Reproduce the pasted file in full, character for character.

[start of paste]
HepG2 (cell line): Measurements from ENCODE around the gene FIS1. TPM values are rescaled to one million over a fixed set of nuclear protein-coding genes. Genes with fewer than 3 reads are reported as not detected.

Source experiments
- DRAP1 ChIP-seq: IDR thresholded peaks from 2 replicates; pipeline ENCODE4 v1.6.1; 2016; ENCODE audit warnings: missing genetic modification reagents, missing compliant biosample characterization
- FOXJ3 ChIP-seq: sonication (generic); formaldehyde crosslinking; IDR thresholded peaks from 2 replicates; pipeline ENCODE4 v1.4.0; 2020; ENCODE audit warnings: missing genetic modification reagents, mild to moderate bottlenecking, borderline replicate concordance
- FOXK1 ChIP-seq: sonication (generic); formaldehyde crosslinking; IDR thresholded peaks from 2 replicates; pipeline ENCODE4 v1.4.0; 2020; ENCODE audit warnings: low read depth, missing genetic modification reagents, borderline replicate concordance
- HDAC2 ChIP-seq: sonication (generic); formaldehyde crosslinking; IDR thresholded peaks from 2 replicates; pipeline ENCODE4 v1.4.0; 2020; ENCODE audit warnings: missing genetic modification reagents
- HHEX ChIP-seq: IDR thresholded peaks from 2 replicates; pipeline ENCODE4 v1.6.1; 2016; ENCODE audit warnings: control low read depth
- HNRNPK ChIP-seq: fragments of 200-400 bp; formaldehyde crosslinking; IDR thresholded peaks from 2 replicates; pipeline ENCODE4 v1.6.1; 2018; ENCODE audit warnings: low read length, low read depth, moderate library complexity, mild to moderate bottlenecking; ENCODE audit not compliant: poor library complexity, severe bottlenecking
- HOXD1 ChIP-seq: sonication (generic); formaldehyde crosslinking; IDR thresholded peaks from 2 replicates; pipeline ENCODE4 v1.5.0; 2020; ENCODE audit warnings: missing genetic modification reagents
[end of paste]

HepG2 (cell line): Measurements from ENCODE around the gene FIS1. TPM values are rescaled to one million over a fixed set of nuclear protein-coding genes. Genes with fewer than 3 reads are reported as not detected.

Source experiments
- DRAP1 ChIP-seq: IDR thresholded peaks from 2 replicates; pipeline ENCODE4 v1.6.1; 2016; ENCODE audit warnings: missing genetic modification reagents, missing compliant biosample characterization
- FOXJ3 ChIP-seq: sonication (generic); formaldehyde crosslinking; IDR thresholded peaks from 2 replicates; pipeline ENCODE4 v1.4.0; 2020; ENCODE audit warnings: missing genetic modification reagents, mild to moderate bottlenecking, borderline replicate concordance
- FOXK1 ChIP-seq: sonication (generic); formaldehyde crosslinking; IDR thresholded peaks from 2 replicates; pipeline ENCODE4 v1.4.0; 2020; ENCODE audit warnings: low read depth, missing genetic modification reagents, borderline replicate concordance
- HDAC2 ChIP-seq: sonication (generic); formaldehyde crosslinking; IDR thresholded peaks from 2 replicates; pipeline ENCODE4 v1.4.0; 2020; ENCODE audit warnings: missing genetic modification reagents
- HHEX ChIP-seq: IDR thresholded peaks from 2 replicates; pipeline ENCODE4 v1.6.1; 2016; ENCODE audit warnings: control low read depth
- HNRNPK ChIP-seq: fragments of 200-400 bp; formaldehyde crosslinking; IDR thresholded peaks from 2 replicates; pipeline ENCODE4 v1.6.1; 2018; ENCODE audit warnings: low read length, low read depth, moderate library complexity, mild to moderate bottlenecking; ENCODE audit not compliant: poor library complexity, severe bottlenecking
- HOXD1 ChIP-seq: sonication (generic); formaldehyde crosslinking; IDR thresholded peaks from 2 replicates; pipeline ENCODE4 v1.5.0; 2020; ENCODE audit warnings: missing genetic modification reagents